Marlo Morgan—Mutant Message Down Under: Fiction versus literature

Read what Marlo Morgan writes in her book, then compare it to quotes from literature. Page numbers refer to the English edition as reviewed on this site.

Cannibalism

Morgan claims:

  • “In the past they were cannibals.” (p.37)
  • “History also says they were cannibals and that the women sometimes ate their own babies, relishing the most tender parts.” (p.41)

But literature says:

  • Cannibalism is “an activity usually alleged against a people in a context that justifies their subordination by making them appear inhuman. Evidence for its actual practice among Australia’s indigenous peoples is fragmentary, inconsistent and inconclusive ...” [1]
  • “No other people seem to be as lenient or indulgent toward children as the Australian Aboriginals, and many anthropologists have declared it to be the most child-centered society they have ever observed.” [2]
  • “Aboriginal parents are, on the whole, very indulgent. They pet and spoil their children…” [3]

Trackers

Morgan claims:

  • “Aboriginal trackers have been known to tell from tyre marks the speed, type of vehicle, date and time, and even the number of passengers.” (p.54)
  • “The slightest deviation in the footprint can tell them the most probable destination of the walker.” (p.54)

But literature says:

  • “Police still rely on Aboriginal trackers who, it is said, can tell from a tire track in the sand the time of day it was made, the type of vehicle, the speed, and the number of people in the car.” [4]
  • “By the time they reach adolescence [Aboriginal children] can recognize the individual footprints of as many as 200 to 300 clan members.” [5]
  • ”[An Aboriginal tracker] is so skilled in detecting tiny and subtle differences in the various tracks that she can tell one liru [snake] from another just by the marks they leave. She can tell to which exact species it belongs by the shape of the curves and by the way the snake’s belly scales made contact with the sand.” [6]
  • “That the tracks of the blackfella were those of an Aranda man [...] that is an impossible thing for anybody, not only for a blackfella, for every Aborigine in Australia. None of us can tell a track a different track from another person.” [7]

Communication and Telepathy

Morgan claims:

  • ”[Aboriginals] used mental telepathy to communicate most of the time.” (p.61)
  • “The reason [...][they can do this is because] they never tell a lie, not a small fabrication, not a partial truth, nor any gross unreal statement. No lies at all [...]” (p.63)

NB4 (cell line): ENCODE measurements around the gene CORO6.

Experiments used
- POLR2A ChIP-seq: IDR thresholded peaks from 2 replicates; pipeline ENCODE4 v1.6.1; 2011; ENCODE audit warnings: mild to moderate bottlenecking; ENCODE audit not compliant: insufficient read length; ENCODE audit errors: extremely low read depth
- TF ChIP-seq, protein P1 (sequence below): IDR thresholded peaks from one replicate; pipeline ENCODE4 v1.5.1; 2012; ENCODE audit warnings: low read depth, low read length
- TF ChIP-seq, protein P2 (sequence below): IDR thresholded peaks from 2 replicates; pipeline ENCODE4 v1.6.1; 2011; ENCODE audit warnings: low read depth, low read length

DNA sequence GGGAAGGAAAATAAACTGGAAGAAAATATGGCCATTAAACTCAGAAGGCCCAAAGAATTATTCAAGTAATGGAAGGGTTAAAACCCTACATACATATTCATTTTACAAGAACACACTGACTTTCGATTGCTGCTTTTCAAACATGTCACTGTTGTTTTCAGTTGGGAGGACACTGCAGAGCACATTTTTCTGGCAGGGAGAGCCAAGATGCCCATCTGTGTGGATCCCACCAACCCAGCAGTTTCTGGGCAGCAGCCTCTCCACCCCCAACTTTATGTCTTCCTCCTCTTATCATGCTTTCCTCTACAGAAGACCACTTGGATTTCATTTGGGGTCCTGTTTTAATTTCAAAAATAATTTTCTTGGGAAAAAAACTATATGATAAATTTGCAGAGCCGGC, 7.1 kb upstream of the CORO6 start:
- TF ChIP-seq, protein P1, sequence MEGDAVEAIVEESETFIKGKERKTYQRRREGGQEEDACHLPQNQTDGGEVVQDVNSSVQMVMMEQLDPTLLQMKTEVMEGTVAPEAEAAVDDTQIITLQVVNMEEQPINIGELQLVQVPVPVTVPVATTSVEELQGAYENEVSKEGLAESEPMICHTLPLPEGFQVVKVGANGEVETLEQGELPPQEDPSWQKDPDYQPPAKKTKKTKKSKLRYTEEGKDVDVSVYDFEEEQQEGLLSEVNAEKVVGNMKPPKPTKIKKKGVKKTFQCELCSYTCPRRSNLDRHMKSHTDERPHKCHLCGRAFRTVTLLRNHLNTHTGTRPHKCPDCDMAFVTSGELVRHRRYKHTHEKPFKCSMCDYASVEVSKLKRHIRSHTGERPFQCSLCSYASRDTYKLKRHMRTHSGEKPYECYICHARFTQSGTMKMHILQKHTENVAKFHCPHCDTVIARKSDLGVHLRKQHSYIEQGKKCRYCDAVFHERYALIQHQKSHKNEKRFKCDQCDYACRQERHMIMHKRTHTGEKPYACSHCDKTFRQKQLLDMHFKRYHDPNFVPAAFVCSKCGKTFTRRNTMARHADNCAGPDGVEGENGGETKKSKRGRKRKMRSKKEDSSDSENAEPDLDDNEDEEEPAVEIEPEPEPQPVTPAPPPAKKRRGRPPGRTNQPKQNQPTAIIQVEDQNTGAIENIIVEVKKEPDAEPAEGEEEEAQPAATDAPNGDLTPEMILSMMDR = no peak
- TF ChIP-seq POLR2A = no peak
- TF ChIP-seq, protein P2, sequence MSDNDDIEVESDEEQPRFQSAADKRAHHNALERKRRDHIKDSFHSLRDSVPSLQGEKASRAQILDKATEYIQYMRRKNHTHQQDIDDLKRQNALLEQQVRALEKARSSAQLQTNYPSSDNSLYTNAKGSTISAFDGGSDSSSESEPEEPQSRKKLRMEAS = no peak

• “The Real People don’t think the voice was designed for talking.” (p.64)

But literature says:

  • ”[Communication] occurred either informally, via a system of signs understood by communicating individuals, or formally, via designated messengers.” [8]
  • “The continuation of true oral literature, that is as told by a storyteller, is important for the continuation of Aboriginal culture [...]” [9]
  • “In their appropriate social and physical context, Aboriginal stories were, and are, as sophisticated as any literature produced elsewhere in the world.” [10]
  • “There were around 600 distinct tribes in Australia, speaking between them about 200 different languages.” [11]
  • “Every Australian tribe has a rich heritage of traditional stories that have undoubtedly been handed down from parent to child over a very long period.” [12]
  • “The Aboriginals believe that communication happens primarily on nonverbal levels, flowing as continually as life itself. The process of relatedness is not limited simply to linguistic exchange.” [13]

Footnotes

View article sources (13)

1. ^ ‘The Encyclopaedia of Aboriginal Australia’, David Horton (ed.), Aboriginal Studies Press, Canberra 1994, vol.1, p.178
2. ^ ‘Voices of the First Day’, Robert Lawlor, Inner Traditions International, Vermont 1991, p.165
3. ^ ‘The World of the First Australians’, Ronald M. and Catherine H. Berndt, Aboriginal Studies Press, Canberra 1992, p.165
4. ^ ‘Interview with NT policeman’, ABC Radio, Sydney 1990, loc. cit., p.174
5. ^ loc. cit., p.174
6. ^ ‘Uluru - Looking after Uluru’, Stanley Breeden, ‘Kata Tjuta, the Anangu Way’, J.B. Books Australia, Marleston 1997, p.87
7. ^ Max Stuart in an interview on the DVD Black And White
8. ^ loc. cit., vol.1, p.215
9. ^ loc. cit., vol.2, p.828
10. ^ loc. cit., vol.2, p.828
11. ^ ‘The languages of Australia’, R.M.W. Dixon, Cambridge University Press, London 1980, p.18
12. ^ loc. cit., p.47
13. ^ loc. cit., p.166